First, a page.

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3 Investigation into the data practices of organisations on both sides of the EU referendum campaign 8. I have concluded my wider investigations of several organisations on both the EU. I identified no significant breaches of the privacy and electronic marketing regulations an d data protection legislation that met the threshold for formal regulatory action. Where the organisation continued in operation, I have provided advice and guidance to support better future compliance with the rules. Evidence of Russian involvement 9. Dur ing the investigation concerns about possible Russian interference in elections globally came to the fore. As I explained to the sub -committee in April 2019, I referred details of reported possible Russia -located activity to access data linked to the inves tigation to the National Crime Agency. These matters fall outside the remit of the ICO. We did not find any additional evidence of Russian involvement in our analysis of material contained in the SCL / CA servers we obtained. Securing the data obtained by Dr Kogan and GSR 10. There was concern that data and derived data from Facebook had been shared outside of GSR and SCL/CA. My investigation found data in a variety of locations, with little thought for effective security measures, which appeared to have come from GSR and SCL/CA . We found that individuals of interest to the investigation held data on various Gmail accounts. Data was also found in servers and appeared to have been shared with a range of parties, for example there was evidence that data had been shared with staff at SCL/CA, Eunoia Technologies Inc, the University of Cambridge and the University of Toronto. 11. Some of the individuals who worked for these organisations used their personal email accounts for work purposes. However, the data itself wa s sometimes shared using secure drop /file sharing sites. It was not always possible to identify if all this data was from GSR/Dr Kogan and derived from the app he built to gain access to Facebook data which he called thisisyourdigitallife. We also identified evidence that in its latter stages SCL /CA was drawing up plans to relocate its data offshore to avoid regulatory scrutiny by ICO. We have followed up their complex company structure with overseas counterparts and have concluded that whi le plans were drawn up, the company was unable to put them into effect before it ceased trading. We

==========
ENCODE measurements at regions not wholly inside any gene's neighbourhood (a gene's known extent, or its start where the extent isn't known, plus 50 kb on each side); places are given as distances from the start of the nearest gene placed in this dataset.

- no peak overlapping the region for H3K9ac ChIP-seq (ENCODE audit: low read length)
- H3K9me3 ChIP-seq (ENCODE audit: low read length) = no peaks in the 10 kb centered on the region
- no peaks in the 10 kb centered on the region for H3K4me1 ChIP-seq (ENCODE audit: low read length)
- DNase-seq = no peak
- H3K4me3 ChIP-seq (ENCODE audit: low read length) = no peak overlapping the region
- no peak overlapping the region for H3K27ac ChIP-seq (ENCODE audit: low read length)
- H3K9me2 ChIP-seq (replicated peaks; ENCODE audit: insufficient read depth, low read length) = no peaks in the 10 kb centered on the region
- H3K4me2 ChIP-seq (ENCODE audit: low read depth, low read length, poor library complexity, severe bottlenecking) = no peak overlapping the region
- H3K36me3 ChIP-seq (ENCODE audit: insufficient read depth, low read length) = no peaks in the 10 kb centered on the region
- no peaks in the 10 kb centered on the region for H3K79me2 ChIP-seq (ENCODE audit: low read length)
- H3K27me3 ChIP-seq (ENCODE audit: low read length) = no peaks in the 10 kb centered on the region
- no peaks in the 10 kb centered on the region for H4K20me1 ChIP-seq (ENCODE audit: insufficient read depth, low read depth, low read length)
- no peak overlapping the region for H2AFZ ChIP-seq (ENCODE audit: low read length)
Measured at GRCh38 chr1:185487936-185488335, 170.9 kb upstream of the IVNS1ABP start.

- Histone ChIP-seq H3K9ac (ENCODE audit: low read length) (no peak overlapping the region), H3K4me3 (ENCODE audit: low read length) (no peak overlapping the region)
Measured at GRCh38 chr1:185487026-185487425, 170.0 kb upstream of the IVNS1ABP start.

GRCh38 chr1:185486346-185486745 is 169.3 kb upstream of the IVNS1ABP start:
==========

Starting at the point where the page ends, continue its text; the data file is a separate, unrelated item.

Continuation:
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4 have required those we contacted during the investigation to certify deletion of the data they held. Action taken and follow up since April 2019 12. In our w ritten update to Parliament in November 2018 and our oral evidence session in April 2019 we reported several actions we had taken against organisations for breaches of the law. 13. The following organisations have now paid the penalty notices levied on them: Facebook (£500,000) paid 04 November 2019 Vote Leave (£40,000) paid 29 April 2019 Leave.EU (£15,000) paid 15 May 2019 14. In addition, we successfully prosecuted SCL Elections for their failure to comply with my Enforcement Notice. We fined them £18,000. 15. My office also made a referral to the Insolvency Service about various conduct issues within the SCL and its group of companies. We worked together and shared relevant information and intelligence with the Ins olvency Service arising from our investigation. Mr Alexander Nix, a Director of SCL Elections Ltd, is now disqualified from acting as a director for a period of seven years. Appeals of my notices to the First Tier Tribunal 16. As the Committee will be aware, my actions are subject to judicial oversight by the First Tier Tribunal (General Regulatory Chamber). Appeals were made against my decision to issue the Liberal Democrats with an Assessment Notice (a formal notice allowing my office to audit an organisati compliance with data protection legislation). UKIP similarly appealed an Information Notice (a formal notice requiring provision of information to my office) I had served upon them. Eldon Insurance (trading as GoSkippy) and Leave.EU also appealed thei r Assessment Notices, and some of the Monetary Penalty Notices. The First Tier Tribunal has dismissed all these appeals. I ther appealed to the Upper Tribunal but subject to the outcome of the appeal and COVID -19 restrictions, it remains my intention to complete the audits as soon as is practicable. Facebook also appealed the Monetary Penalty Notice served on